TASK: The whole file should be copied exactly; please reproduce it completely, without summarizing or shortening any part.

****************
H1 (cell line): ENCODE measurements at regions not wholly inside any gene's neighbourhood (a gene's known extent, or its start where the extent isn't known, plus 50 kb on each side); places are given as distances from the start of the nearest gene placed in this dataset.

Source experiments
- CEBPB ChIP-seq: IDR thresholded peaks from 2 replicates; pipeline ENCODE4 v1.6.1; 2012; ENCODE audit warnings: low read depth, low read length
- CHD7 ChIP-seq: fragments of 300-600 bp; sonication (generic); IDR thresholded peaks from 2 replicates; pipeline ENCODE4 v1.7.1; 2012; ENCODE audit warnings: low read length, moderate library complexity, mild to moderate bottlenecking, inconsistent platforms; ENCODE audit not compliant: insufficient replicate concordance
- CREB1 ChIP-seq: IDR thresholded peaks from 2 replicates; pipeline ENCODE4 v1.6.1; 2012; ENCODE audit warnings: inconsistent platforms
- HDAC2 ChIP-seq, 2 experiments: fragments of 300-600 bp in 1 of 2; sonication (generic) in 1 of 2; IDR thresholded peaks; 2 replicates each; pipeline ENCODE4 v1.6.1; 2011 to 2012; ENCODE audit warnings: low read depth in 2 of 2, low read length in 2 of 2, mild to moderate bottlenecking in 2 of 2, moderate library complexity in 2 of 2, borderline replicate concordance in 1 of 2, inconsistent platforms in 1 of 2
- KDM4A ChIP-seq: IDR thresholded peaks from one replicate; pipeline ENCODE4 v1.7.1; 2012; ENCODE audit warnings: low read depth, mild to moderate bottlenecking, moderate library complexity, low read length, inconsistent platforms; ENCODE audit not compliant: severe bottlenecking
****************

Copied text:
H1 (cell line): ENCODE measurements at regions not wholly inside any gene's neighbourhood (a gene's known extent, or its start where the extent isn't known, plus 50 kb on each side); places are given as distances from the start of the nearest gene placed in this dataset.

Source experiments
- CEBPB ChIP-seq: IDR thresholded peaks from 2 replicates; pipeline ENCODE4 v1.6.1; 2012; ENCODE audit warnings: low read depth, low read length
- CHD7 ChIP-seq: fragments of 300-600 bp; sonication (generic); IDR thresholded peaks from 2 replicates; pipeline ENCODE4 v1.7.1; 2012; ENCODE audit warnings: low read length, moderate library complexity, mild to moderate bottlenecking, inconsistent platforms; ENCODE audit not compliant: insufficient replicate concordance
- CREB1 ChIP-seq: IDR thresholded peaks from 2 replicates; pipeline ENCODE4 v1.6.1; 2012; ENCODE audit warnings: inconsistent platforms
- HDAC2 ChIP-seq, 2 experiments: fragments of 300-600 bp in 1 of 2; sonication (generic) in 1 of 2; IDR thresholded peaks; 2 replicates each; pipeline ENCODE4 v1.6.1; 2011 to 2012; ENCODE audit warnings: low read depth in 2 of 2, low read length in 2 of 2, mild to moderate bottlenecking in 2 of 2, moderate library complexity in 2 of 2, borderline replicate concordance in 1 of 2, inconsistent platforms in 1 of 2
- KDM4A ChIP-seq: IDR thresholded peaks from one replicate; pipeline ENCODE4 v1.7.1; 2012; ENCODE audit warnings: low read depth, mild to moderate bottlenecking, moderate library complexity, low read length, inconsistent platforms; ENCODE audit not compliant: severe bottlenecking